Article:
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Re: When is a carburetor beyond rebuilding?
« Reply #5 on: March 25, 2016, 07:07:32 PM »
One other thing to look for is the float pin holes becoming oblong from vibration. The out-of-round condition will make it difficult to set the float height and get it to remain constant when the carb is mounted. These holes can be bushed with brass, but the drilling process really requires setup in a mill or industrial drill press to hold the bore straight and to get both holes drilled in-line.
...bert

Offline Old BS Guy

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Re: When is a carburetor beyond rebuilding?
« Reply #6 on: March 25, 2016, 07:35:47 PM »
Good Point, Bert. I usually use a precision drill press, or a 5th of whiskey to steady my hand.
....KP
'69 Mach II RS, '67 350 GTR, '66 Sport 90 o.i., '65 90M Surf Rider, '68 100 Trail, '71 100 TMX ,'79 Honda CBX, '82 Yam 650 Turbo, '74 Norton 850 Hi-Rider, '74 Kaw H1F 500 Mach III, '75 Suz. GT-380,

Offline MZ250

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Re: When is a carburetor beyond rebuilding?
« Reply #7 on: March 25, 2016, 10:01:50 PM »
CLR---now that's brilliant. Had some in the utility room, got it soaking now. Thanks a bunch, guys!

 Now, a tip on "carburetter" cleaning from the operating manual for my 1974 MZ, which I find rather amusing: "Do not use a needle or piece of wire for cleaning the calibrated holes of the jets, because this will render them completely useless, use a bristle from mother's broom." 

CLR is much faster than going all the way to my mom's house...
1974 MZ TS250, Restored. 1960-something Honda S65, almost done! 1979 Honda Cx-500, Daily rider.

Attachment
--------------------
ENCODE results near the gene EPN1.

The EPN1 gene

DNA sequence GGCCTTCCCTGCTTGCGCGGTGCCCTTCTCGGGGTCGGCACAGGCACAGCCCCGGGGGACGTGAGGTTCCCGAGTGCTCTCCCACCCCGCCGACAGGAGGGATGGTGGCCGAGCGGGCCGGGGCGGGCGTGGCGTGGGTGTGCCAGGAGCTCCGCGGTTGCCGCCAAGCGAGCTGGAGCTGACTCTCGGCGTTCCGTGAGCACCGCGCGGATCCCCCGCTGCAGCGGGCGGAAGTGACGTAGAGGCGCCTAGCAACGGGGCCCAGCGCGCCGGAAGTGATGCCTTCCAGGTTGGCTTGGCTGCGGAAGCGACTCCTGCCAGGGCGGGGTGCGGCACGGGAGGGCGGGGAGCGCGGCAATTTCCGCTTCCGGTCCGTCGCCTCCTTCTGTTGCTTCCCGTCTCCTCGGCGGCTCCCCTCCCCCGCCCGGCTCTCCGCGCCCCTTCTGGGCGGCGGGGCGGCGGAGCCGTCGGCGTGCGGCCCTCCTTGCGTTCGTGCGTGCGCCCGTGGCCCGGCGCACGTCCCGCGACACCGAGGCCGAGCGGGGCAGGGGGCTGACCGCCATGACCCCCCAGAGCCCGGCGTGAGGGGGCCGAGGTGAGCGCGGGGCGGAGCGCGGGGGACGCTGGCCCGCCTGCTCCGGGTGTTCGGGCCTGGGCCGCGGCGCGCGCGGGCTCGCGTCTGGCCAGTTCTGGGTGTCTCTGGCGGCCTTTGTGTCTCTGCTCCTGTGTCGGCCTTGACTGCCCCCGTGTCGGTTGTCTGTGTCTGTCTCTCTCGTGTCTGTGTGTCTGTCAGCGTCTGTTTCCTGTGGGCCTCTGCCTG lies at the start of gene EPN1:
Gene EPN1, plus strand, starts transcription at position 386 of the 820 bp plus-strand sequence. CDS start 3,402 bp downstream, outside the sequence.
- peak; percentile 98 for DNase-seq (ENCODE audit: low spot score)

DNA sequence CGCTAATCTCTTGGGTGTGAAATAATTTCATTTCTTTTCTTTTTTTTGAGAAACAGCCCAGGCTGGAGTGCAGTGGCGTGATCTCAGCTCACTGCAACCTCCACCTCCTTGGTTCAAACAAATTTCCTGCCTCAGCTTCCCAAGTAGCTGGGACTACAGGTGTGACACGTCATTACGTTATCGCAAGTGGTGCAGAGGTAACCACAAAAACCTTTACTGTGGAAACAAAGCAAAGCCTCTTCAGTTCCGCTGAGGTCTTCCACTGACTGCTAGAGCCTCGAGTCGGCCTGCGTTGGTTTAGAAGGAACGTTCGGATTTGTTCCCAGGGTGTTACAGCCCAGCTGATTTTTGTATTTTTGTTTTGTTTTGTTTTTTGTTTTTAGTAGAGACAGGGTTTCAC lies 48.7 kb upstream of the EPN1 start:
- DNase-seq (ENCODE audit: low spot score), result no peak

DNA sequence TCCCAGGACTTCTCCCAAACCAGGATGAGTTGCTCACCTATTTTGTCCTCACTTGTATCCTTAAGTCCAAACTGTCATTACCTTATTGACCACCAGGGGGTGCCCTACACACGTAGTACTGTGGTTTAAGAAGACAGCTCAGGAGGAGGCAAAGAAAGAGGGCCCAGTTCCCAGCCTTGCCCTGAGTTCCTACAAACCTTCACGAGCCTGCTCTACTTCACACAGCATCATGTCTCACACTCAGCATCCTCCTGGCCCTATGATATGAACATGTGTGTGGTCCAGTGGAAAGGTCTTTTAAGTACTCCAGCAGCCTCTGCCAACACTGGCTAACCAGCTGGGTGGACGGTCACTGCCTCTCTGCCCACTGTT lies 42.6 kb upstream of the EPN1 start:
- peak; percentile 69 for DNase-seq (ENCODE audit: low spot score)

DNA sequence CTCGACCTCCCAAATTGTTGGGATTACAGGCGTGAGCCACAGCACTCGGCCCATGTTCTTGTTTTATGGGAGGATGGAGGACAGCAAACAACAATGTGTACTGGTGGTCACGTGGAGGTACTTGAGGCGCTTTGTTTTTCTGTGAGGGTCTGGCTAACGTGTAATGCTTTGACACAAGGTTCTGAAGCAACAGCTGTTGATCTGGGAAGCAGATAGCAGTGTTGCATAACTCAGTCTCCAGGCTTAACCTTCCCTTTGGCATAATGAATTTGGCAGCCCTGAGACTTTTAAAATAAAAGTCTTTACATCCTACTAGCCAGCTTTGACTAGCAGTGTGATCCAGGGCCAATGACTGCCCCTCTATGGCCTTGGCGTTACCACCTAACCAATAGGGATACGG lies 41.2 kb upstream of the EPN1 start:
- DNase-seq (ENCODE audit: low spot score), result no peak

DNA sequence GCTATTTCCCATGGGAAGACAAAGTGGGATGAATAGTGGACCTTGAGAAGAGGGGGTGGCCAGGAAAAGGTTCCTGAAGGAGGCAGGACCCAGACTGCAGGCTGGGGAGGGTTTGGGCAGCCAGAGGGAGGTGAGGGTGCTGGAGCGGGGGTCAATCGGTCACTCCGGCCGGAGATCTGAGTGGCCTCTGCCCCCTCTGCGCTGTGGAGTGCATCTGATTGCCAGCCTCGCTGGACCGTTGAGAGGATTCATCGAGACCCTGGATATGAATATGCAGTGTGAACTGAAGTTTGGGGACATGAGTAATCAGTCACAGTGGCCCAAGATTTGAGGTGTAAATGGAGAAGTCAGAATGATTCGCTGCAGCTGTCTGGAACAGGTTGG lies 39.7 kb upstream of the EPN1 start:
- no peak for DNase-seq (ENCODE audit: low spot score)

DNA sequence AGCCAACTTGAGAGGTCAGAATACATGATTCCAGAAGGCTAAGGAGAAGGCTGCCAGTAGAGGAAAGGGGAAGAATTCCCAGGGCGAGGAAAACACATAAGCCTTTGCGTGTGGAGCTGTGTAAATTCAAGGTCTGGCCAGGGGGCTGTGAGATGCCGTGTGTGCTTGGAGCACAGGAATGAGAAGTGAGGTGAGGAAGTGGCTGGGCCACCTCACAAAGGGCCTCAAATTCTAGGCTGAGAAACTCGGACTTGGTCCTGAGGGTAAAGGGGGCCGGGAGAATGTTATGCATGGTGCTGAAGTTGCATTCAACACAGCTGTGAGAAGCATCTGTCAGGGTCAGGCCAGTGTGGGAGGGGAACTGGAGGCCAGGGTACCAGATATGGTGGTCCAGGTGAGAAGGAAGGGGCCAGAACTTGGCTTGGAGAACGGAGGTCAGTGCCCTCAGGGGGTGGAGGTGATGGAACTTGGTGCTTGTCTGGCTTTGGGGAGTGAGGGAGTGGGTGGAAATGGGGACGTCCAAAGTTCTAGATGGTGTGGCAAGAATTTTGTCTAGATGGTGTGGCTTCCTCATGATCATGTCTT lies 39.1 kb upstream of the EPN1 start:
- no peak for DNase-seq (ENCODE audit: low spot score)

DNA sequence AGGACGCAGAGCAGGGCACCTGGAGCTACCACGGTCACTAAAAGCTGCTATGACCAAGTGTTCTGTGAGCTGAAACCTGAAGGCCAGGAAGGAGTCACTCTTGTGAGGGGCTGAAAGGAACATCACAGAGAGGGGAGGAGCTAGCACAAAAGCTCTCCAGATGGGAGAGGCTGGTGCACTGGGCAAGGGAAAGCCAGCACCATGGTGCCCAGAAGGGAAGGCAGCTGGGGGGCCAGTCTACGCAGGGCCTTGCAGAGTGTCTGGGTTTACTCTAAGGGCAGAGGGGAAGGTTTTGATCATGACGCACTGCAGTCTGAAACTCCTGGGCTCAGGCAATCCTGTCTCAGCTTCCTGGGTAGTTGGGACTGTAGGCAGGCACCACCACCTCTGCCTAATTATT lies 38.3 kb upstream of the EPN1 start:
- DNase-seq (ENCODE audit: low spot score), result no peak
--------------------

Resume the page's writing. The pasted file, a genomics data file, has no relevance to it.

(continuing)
"Patience is the only real talent."

Offline slawsonb

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Re: When is a carburetor beyond rebuilding?
« Reply #8 on: March 26, 2016, 12:10:11 PM »
Scotch please, KP. ;D ::) ;D
...bert

Online OldSwartout

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Re: When is a carburetor beyond rebuilding?
« Reply #9 on: March 27, 2016, 10:14:11 AM »
Now, a tip on "carburetter" cleaning from the operating manual for my 1974 MZ, which I find rather amusing: "Do not use a needle or piece of wire for cleaning the calibrated holes of the jets, because this will render them completely useless, use a bristle from mother's broom." 

I find it amusing that many places sell the set of ribbed wire welding tip cleaning tools as carburetor jet cleaning tools.  I wonder how many people actually use them for that and screw up the edges of the holes in the jets or resize them.

http://www.powersportsplace.com/parts/bkm-15-2212?seid=pspse1&gclid=CN7ijYSG4csCFQuPaQod9lAFrQ

If air and brake cleaner won't get the crud out, I usually pull a strand of copper wire out of some automotive wiring and use it. At least copper is soft enough not to damage a jet.
Karl Swartout
Mooresville, IN
BS175 Roadracer
BS350 GTR

Offline BS Mechanic

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Re: When is a carburetor beyond rebuilding?
« Reply #10 on: March 27, 2016, 02:53:47 PM »
If you're serious about working on carbs, get yourself a set of jet reamers.  They are long and thin tapered reams with a square shape and sharp edges.

They come in a set from hair thin to quit large, enough to cover all jet sizes and also all the various small holes in carburetors.  These will clean out things that no amount of solvent or soaking will remove.  You do need to be reasonably careful, as you can also enlarge the holes if you aren't careful.

Not cheap, but very effective.

The set I have is Stahlwille, number 11085.  Amazon has them, several other places also and are less expensive.